Maria Callas died a hasty death in the short-lived West End production of "Master Class," and the old girl goes down once again, this time alongside Joan Sutherland, in the infinitely inferior "Grace Note." The two divas are the object of extensive discussion in London-based Australian writer Samuel Adamson's new play. But the main question on most people's lips is bound to be, "When does the play end?" For all the musicality of its title, "Grace Note" is consistently off-key.
Maria Callas died a hasty death in the short-lived West End production of “Master Class,” and the old girl goes down once again, this time alongside Joan Sutherland, in the infinitely inferior “Grace Note.” The two divas are the object of extensive discussion in London-based Australian writer Samuel Adamson’s new play. But the main question on most people’s lips is bound to be, “When does the play end?” For all the musicality of its title, “Grace Note” is consistently off-key.
The play, and Dominic Dromgoole’s lumbering production of it, are among the unhappiest surprises so far of this theater year, and they don’t say much for Dromgoole’s present perch as new-play director of Peter Hall’s inaugural Old Vic regime. Last year, writer and director teamed up memorably on “Clocks and Whistles” at Dromgoole’s previous address, the Bush, finding a Christopher Isherwood–like resonance in a contemporary London menage a trois. The new play includes a “Clocks” actor (the ever-cocky Neil Stuke) though none of its faintly sinister wit. About the only positive spin one can put on the occasion is that its run is too short (the play closes July 28) to do anyone’s career lasting damage.
The evening seems intended as a star vehicle for Geraldine McEwan, here cast as a Sutherland-obsessed mother of three in the early stages of Alzheimer’s Disease. As the titular Grace, McEwan is meant to suggest a modern-day Lucia di Lammermoor. Instead, her appealingly nasal purr and Cheshire cat demeanor are about as un-operatic as one could imagine: The actress projects sweet-faced guile, not the “mad scene” theatrics of which her character dreams.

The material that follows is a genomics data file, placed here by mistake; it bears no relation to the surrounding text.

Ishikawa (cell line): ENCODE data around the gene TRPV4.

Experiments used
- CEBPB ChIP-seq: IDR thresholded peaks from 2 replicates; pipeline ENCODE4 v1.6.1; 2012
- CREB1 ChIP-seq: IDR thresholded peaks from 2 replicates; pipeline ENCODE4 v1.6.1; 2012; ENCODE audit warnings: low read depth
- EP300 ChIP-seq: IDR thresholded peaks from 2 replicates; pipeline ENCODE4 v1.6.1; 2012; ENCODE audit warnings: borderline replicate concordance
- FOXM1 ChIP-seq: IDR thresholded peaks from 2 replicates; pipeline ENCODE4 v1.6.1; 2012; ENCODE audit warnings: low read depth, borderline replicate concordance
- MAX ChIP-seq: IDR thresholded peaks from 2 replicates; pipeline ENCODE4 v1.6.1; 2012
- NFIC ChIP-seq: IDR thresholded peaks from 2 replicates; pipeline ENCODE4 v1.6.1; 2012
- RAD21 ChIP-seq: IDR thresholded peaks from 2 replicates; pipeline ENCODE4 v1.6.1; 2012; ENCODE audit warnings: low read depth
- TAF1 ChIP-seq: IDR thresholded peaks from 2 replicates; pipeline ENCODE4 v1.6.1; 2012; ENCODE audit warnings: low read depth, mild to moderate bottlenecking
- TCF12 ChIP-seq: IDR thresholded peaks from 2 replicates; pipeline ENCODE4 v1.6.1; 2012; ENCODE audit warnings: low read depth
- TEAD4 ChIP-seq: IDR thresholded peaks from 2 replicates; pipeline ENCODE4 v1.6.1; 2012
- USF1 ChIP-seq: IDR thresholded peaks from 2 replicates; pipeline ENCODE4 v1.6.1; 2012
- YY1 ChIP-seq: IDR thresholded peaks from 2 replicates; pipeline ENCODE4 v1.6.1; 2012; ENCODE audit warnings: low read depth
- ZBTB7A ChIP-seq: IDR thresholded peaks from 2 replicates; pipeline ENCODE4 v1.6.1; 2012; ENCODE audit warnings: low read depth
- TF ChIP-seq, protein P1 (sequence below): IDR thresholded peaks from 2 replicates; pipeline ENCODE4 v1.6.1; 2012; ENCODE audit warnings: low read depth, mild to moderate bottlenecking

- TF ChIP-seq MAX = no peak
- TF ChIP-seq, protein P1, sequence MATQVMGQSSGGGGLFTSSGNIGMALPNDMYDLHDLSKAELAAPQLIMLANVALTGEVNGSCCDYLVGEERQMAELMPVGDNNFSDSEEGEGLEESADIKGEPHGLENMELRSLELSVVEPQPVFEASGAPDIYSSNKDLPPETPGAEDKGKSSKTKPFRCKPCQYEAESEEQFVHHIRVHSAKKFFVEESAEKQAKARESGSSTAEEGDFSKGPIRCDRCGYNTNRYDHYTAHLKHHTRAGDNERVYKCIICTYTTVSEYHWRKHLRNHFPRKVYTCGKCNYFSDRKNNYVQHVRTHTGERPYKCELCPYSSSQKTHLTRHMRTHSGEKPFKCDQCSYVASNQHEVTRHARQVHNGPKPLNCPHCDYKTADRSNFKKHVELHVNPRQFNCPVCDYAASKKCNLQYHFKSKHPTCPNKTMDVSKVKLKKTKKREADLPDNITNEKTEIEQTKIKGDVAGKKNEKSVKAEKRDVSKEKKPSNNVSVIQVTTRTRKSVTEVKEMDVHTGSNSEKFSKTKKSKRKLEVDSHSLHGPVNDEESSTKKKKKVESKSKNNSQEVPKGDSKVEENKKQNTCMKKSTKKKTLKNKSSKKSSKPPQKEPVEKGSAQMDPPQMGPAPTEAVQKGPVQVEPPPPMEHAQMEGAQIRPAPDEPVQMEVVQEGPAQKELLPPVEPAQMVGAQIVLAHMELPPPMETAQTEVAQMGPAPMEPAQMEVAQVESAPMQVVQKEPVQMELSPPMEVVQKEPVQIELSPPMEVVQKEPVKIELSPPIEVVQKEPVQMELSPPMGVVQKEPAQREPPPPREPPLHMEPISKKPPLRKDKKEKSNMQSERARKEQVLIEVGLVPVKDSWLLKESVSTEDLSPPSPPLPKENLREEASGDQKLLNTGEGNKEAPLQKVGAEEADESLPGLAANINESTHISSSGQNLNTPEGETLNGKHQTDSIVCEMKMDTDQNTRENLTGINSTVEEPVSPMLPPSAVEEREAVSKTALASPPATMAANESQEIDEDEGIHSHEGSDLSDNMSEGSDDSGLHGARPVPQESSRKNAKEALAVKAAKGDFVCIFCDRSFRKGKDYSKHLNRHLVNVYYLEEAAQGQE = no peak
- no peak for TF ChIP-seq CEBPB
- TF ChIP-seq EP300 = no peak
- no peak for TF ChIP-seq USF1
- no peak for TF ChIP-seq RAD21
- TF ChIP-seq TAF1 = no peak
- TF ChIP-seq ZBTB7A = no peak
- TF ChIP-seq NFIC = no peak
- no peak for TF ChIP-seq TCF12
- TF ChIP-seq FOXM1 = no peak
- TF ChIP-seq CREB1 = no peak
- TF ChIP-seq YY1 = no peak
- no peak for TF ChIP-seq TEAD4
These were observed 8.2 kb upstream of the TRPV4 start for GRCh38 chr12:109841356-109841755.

The central miscasting, coupled with inaudibility, are among the problems of a staging that looks astonishingly tentative, as if Dromgoole were unsure how to expand his real skills in a 100-seater to an auditorium 10 times the Bush size. On Paul Andrews’ makeshift set, crudely lit by Howard Harrison, the actors plod through a play containing hints of “The Substance of Fire” and “The Piano Lesson” without being half as good as either. While Grace drifts in and out of reality, drinking water from a vase and brewing tea with detergent, her grown children spar and bicker, focusing attention on a 19th-century heirloom cello that they may or may not sell.
Twins Daniel (Jonathan Cullen) and Jennifer (Emma Amos) bear the scars of having had music shoved upon them, even if she now works as a book editor while he tends a gay bar. Stuke’s laddish, outspoken Jack provides better company for Mom, though her affections fall on the resident outsiders with whom she claims a rather wayward empathy: Daniel’s Australian wife, Ellie (Holly Aird), whom he married in order to grant her a work permit, and his young Welsh boyfriend, Nick (Matthew Rhys), whose musical skills extend to strumming “Stairway to Heaven” on the guitar.
Grace’s fierce attachment to Australia might suggest a meditation on a woman caught between two cultures, but Adamson’s writing is as scattered as his heroine’s increasingly addled brain. As the play nears its close, virtually nothing adds up: not Grace’s cruel face-off with her daughter, nor the strained Lucia parallels, nor (especially) her return to Australia and back in a week (!) capped by a remarkably cheesy scene of mistaken death. Perhaps one should be grateful for the refusal of “Grace Note” to take the lachrymose way out, though by that point the exit may be the only destination on theatergoers’ minds.